Friday, 24 October 2014

Camino Portraits: Slava & Irena

There were not many Slovenes we met on our way to Santiago. Only three of them to be exact. Actually since Slovenia is a pretty small country with a total population of only 2 million people, we were not expecting to run into many Slovene pilgrims anyway.

Slava and Irena are two friends who felt Camino might bring some variety into their retirement. They were also quite amused by responses from their loved ones. Everyone back home thought they have gone crazy and will not be able to make it to Santiago. This only fired them up more and off they went...

Apart from coming from Slovenia, there was one more thing we had in common - tendinitis. None of us was willing to quit the trip because of it and we just kept limping towards Santiago.

We ran into each-other for a few times within our second week and were always glad to hear our native language. Hopefully they were able to enjoy the rest of the way at least as much as we did.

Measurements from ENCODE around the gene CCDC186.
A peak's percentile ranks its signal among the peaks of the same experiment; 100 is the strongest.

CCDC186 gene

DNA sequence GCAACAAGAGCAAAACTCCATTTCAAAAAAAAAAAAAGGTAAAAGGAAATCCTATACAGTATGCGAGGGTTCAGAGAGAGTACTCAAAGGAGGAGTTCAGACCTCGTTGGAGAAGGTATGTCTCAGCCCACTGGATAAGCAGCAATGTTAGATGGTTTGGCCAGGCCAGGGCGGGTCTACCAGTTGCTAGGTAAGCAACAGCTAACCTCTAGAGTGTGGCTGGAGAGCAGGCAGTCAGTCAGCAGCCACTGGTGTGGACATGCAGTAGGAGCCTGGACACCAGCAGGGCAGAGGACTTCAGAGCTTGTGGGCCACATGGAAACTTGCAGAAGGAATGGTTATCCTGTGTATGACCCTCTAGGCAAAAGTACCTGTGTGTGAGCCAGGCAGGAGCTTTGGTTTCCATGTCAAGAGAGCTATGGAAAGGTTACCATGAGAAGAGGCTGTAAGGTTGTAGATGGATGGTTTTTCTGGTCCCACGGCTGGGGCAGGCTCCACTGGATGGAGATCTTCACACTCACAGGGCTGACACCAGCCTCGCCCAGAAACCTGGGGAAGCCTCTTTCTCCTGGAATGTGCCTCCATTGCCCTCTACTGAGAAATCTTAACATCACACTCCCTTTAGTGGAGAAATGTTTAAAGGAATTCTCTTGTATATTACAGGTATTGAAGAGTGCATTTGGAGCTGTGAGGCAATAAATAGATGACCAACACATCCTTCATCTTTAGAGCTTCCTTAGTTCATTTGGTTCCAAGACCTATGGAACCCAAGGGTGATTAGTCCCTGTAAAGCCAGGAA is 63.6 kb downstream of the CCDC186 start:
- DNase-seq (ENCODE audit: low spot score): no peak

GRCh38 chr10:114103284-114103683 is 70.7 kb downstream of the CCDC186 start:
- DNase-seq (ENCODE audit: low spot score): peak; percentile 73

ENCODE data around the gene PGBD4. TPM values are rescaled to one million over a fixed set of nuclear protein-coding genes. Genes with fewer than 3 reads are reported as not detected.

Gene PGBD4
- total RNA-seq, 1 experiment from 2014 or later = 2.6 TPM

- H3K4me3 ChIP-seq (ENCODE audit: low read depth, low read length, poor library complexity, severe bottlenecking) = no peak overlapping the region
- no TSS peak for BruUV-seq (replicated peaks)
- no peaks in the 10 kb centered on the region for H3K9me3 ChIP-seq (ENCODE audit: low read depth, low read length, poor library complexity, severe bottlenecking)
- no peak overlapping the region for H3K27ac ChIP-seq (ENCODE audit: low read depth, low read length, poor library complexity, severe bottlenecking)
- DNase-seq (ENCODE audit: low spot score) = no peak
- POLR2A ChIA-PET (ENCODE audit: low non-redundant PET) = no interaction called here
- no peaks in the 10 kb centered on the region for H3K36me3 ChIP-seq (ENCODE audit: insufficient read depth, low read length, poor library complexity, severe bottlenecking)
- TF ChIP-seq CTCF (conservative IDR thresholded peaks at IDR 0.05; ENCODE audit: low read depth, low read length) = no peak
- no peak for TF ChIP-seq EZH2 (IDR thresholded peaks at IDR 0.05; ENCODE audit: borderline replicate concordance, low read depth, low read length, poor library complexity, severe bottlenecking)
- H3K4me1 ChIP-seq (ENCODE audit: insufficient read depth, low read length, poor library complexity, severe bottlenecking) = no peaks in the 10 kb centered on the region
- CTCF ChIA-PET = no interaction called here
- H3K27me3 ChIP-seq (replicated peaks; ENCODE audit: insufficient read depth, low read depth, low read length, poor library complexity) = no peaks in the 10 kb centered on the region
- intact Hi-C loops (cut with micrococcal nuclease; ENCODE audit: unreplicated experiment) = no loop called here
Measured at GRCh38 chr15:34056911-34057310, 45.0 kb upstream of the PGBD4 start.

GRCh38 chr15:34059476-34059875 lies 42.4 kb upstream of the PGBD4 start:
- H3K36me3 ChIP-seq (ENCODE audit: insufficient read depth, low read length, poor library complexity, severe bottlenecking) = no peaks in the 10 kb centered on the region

Wednesday, 22 October 2014

The hardest day of the Camino

Actually I do not remember much of this day. It is probably better this way... it was pretty much all suffering.

This was day 11 of our almost one month long Camino de Santiago adventure. Click on the Camino de Santiago label to see all related posts.

The day began with moderate pain in my right leg. It seemed pretty much the same as the day before. A long evening walk we did around the centre of Burgos did not seem like such a good idea any more.

Since getting into the centre of Burgos took us forever the day before, we were expecting a similar exercise on the way out of the city. Luckily the suburban area on the western side of the city was not so huge. We were out in the countryside pretty quickly.

We definitely preferred walking down a country road when compared to hard asphalt surfaces of Burgos' suburbs. It is interesting how you start noticing different hardness levels of surfaces after a week of constant walking.